B.A. International Studies 2017 | B.A. French & Francophone Studies (Interdisciplinary Option) 2017
Study Abroad: CSUIP Paris, University de Paris VIII
Operations and Projects Coordinator
COLUMBIA UNIVERSITY INSTITUTE FOR IDEAS AND IMAGINATION IN PARIS
Postgraduate and Related Experiences:
Just after graduation, I taught English at the Université de Rouen (2017-2018). After this, I became the first recipient of the Nohemi Gonzalez Palais Bourbon Fellowship (2018-2019). CSULB student Nohemi Gonzalez tragically lost her life during the November attacks in 2015 and this opportunity was created in memory of her. This fellowship, which included an internship at the French parliament alongside classes at the Sorbonne, was an honor and privilege to be a part of. It also opened the door to my next pursuit: an internship in Washington D.C. with the Center for International Policy (Jan-May 2019). Here, I did research on the foreign funding of think tanks and published editorials in major publications. All of these experiences led to my current job as Operations & Projects Coordinator at Columbia University’s Institute for Ideas and Imagination in Paris. The Institute invites Columbia professors and artists and writers from around the world for a year-long residency that aims to topple the barriers between the arts and academia. My main roles are organizing our public events (screenings, concerts, art shows, conferences, etc.), managing our partnership with Columbia University Libraries, and helping residents access research resources in Paris.
How did your studies in language and culture prepare you for your current job?
Studying French language and civilization prepared me for my current role in Paris. On a practical level, I am able to communicate in an academic and professional context in French, which has been essential for working with institutional partners, vendors, and research hubs in Paris. On an intellectual level, my knowledge of France (cinema, literature, history, etc.) has allowed me to connect and engage with the artists, writers, and scholars with whom I work. Pairing my degree in French with one in International Studies provided an extra layer of preparation for working in a global environment with thinkers and creatives from around the world.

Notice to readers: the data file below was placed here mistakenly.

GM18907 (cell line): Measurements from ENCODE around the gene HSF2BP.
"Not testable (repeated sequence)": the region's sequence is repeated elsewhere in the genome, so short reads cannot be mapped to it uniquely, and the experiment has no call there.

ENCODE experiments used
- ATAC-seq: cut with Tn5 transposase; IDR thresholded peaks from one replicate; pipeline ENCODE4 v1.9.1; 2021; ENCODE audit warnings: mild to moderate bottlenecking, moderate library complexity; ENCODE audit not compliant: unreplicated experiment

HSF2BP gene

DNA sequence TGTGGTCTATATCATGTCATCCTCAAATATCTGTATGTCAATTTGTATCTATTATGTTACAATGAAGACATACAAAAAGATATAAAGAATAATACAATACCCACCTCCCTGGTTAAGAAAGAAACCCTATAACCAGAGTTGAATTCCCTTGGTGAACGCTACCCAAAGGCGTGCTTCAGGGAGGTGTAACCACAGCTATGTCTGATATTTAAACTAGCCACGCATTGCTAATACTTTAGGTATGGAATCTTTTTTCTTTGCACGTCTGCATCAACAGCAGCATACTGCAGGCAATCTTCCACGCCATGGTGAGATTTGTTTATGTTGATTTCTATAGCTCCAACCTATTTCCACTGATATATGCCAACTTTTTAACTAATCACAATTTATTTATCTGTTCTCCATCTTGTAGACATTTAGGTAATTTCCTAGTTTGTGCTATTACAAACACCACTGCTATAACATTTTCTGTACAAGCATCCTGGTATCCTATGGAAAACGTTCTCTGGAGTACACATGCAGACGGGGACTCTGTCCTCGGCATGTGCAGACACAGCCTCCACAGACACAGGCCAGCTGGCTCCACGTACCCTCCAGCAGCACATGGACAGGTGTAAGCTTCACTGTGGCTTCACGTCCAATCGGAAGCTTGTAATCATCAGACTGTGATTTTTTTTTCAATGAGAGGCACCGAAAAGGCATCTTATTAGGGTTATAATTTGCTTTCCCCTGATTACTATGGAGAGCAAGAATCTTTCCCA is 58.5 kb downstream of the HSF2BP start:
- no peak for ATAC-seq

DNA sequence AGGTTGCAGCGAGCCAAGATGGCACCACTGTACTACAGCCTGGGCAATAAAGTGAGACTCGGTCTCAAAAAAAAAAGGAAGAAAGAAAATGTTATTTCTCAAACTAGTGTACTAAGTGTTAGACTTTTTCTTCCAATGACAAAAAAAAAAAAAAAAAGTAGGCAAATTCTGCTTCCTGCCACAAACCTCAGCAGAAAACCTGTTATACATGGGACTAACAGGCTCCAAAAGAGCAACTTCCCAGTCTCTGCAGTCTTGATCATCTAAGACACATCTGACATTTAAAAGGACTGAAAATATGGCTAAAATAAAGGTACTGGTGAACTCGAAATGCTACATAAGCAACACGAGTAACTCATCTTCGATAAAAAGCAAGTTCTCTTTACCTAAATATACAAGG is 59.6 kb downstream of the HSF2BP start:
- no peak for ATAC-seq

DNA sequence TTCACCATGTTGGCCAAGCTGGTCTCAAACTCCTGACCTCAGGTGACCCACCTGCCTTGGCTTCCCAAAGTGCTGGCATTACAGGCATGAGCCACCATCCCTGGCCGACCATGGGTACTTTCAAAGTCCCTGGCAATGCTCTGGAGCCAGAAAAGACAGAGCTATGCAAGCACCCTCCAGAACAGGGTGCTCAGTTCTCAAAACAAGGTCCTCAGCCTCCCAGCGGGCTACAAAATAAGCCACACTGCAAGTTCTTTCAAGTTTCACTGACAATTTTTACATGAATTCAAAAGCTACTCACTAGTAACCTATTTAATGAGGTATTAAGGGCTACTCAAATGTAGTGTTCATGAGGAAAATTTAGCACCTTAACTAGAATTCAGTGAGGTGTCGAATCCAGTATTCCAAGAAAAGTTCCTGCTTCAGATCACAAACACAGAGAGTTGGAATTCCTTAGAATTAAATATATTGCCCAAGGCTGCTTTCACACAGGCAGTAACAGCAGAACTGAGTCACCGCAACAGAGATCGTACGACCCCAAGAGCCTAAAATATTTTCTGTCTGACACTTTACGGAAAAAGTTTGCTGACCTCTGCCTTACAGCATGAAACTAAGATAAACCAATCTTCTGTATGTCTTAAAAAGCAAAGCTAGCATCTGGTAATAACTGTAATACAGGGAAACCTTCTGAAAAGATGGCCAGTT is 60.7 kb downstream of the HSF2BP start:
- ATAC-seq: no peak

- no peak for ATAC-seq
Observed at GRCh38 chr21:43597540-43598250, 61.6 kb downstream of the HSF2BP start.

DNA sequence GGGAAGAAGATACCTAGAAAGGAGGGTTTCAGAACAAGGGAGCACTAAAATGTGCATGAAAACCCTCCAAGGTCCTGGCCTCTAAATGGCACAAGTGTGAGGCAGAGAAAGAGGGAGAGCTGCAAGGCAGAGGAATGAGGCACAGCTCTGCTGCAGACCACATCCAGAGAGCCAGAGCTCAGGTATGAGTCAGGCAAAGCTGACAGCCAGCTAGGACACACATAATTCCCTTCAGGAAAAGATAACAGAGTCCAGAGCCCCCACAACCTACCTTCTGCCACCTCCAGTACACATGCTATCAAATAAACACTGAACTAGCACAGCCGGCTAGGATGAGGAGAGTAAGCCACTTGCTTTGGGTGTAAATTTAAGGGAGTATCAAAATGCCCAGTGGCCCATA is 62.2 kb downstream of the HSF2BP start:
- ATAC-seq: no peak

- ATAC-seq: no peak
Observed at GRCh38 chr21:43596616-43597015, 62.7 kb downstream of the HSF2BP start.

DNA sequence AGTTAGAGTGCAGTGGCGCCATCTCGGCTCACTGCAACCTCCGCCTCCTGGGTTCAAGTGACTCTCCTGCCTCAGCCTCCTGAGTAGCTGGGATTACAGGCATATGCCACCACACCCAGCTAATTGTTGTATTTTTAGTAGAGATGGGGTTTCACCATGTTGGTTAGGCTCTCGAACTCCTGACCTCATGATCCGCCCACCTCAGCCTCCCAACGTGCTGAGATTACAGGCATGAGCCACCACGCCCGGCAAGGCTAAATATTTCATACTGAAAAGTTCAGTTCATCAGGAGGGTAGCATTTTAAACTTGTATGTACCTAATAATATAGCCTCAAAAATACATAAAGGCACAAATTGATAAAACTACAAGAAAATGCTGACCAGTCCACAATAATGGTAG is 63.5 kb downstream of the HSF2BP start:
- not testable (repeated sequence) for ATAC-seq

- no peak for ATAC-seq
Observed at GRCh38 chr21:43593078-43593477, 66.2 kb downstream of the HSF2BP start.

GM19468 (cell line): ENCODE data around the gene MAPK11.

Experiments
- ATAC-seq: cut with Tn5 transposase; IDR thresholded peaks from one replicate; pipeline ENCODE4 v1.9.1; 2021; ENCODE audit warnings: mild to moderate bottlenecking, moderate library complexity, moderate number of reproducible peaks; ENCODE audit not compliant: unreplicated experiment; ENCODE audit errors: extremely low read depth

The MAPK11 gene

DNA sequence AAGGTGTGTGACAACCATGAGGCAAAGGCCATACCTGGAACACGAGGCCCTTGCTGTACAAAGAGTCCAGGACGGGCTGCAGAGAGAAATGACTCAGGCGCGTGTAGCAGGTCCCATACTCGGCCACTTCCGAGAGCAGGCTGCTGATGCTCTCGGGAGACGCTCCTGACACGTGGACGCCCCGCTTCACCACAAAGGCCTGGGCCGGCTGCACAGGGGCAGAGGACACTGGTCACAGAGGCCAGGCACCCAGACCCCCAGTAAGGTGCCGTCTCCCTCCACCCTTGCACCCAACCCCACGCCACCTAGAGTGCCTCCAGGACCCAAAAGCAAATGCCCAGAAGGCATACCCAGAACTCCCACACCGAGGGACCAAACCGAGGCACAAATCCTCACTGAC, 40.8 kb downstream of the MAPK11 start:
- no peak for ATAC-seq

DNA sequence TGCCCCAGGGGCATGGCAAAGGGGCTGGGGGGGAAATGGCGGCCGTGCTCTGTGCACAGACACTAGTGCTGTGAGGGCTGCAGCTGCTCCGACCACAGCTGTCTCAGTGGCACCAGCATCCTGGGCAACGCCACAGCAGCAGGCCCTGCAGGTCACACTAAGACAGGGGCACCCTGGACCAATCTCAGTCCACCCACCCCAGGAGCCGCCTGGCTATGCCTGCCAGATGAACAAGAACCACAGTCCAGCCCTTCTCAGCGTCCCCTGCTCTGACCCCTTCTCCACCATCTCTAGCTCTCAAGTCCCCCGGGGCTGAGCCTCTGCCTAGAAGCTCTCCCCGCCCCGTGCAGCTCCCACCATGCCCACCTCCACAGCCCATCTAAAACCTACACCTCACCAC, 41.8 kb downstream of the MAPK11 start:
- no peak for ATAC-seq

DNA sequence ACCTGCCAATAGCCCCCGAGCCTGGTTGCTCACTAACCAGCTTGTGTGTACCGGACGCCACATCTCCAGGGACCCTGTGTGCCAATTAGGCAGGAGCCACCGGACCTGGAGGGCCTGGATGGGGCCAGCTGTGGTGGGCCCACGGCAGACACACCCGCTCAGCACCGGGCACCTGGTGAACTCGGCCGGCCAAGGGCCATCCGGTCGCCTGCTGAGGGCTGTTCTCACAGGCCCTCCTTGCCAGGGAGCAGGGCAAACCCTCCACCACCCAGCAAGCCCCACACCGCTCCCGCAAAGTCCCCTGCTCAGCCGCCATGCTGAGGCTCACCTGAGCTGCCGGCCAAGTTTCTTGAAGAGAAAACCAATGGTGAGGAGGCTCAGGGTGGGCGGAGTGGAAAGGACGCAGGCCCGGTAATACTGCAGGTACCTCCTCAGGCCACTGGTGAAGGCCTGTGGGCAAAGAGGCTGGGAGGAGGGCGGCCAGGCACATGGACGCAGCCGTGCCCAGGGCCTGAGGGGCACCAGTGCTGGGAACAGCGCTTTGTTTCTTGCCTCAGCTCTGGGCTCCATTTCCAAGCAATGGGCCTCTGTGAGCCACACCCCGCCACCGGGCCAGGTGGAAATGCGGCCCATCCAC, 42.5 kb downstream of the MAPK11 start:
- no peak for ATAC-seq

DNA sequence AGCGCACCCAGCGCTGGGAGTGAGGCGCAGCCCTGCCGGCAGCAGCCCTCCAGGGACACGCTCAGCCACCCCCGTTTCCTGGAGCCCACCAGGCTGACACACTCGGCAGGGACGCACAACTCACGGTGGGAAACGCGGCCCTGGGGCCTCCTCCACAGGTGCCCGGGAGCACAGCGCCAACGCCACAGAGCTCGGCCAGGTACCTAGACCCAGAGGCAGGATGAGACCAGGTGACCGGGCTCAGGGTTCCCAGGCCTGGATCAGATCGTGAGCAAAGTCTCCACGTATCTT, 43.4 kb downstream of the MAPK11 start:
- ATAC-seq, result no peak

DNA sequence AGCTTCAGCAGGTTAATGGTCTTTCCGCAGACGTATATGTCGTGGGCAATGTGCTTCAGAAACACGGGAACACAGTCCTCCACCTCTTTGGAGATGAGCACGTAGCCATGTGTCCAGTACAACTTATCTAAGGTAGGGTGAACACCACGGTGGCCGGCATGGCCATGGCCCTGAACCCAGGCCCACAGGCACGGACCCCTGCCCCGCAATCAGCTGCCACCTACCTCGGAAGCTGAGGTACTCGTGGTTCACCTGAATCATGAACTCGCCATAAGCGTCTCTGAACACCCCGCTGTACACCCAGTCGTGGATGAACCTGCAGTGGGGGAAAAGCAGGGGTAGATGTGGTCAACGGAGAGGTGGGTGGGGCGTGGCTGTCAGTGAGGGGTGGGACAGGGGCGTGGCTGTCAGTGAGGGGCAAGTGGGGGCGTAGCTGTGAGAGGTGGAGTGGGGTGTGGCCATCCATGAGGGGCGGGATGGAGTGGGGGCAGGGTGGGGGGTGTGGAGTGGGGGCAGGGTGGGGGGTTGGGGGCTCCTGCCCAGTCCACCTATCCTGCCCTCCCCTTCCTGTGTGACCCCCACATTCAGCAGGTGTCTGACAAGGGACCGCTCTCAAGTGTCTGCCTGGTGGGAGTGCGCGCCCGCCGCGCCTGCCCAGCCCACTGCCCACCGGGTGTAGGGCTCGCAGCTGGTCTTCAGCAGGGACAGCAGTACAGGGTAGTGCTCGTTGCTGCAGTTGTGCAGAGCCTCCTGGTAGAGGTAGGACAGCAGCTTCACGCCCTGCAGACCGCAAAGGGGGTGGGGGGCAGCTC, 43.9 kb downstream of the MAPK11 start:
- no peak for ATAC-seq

Do you have any advice for students considering language and culture study?
First, I’d like to say: don’t let financial barriers stop you from trying to access study abroad, or other international opportunities for culture and language study. There are scholarships and funding available (both from CSULB and from external organizations), and I was fortunate enough to have faculty who introduced me to these possibilities. Funds are available, so don’t be afraid to make an appointment with the Scholarship Office or with RGRLL faculty. Second: culture and language study graduates are candidates for wide-ranging and exciting jobs. Be open and creative when considering your plans, as you may be surprised where you land (geographically and professionally). You can work in politics, culture, journalism, activism, academia and many other sectors. I’ve found that my French degree has been a conversation starter with employers and has made me stand out from other candidates who’ve studied subjects that one may see more often (communications, business, psychology, etc.).